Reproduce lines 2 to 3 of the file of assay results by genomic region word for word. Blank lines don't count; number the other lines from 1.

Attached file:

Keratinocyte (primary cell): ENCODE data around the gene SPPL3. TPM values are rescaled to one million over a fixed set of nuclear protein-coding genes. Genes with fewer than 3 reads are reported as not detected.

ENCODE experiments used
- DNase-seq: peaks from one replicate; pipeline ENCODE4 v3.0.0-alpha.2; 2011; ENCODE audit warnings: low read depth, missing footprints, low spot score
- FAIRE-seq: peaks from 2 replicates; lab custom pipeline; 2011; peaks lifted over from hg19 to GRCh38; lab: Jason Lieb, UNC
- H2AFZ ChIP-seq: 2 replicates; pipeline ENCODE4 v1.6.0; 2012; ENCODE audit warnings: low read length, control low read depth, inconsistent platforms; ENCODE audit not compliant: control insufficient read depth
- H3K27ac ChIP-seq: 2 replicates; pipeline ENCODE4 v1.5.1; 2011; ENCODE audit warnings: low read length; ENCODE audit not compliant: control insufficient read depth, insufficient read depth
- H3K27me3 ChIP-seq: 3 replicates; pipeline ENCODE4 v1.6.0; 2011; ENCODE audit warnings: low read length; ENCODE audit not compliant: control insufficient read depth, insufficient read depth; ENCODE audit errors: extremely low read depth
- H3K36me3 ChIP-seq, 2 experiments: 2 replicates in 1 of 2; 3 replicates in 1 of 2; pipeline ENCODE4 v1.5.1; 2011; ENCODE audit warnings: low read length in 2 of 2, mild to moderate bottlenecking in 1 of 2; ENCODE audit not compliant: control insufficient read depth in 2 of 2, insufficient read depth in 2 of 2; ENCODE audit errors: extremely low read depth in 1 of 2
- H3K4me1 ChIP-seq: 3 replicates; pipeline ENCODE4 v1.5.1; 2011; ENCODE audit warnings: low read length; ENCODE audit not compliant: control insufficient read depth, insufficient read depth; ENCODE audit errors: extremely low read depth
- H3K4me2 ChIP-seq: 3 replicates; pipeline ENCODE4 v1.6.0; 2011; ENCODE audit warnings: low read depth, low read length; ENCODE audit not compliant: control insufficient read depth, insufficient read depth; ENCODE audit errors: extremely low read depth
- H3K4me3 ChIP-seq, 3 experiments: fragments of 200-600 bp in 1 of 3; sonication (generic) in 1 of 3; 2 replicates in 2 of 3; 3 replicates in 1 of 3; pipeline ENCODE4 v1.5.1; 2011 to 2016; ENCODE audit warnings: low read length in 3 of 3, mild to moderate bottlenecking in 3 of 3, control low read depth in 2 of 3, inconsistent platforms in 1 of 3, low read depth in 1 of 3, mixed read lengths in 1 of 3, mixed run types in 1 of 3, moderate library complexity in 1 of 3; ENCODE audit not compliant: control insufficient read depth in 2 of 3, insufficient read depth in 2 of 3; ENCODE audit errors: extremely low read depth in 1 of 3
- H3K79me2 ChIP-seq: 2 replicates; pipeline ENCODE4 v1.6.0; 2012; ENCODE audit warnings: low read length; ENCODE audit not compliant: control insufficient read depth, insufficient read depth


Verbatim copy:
ENCODE experiments used
- DNase-seq: peaks from one replicate; pipeline ENCODE4 v3.0.0-alpha.2; 2011; ENCODE audit warnings: low read depth, missing footprints, low spot score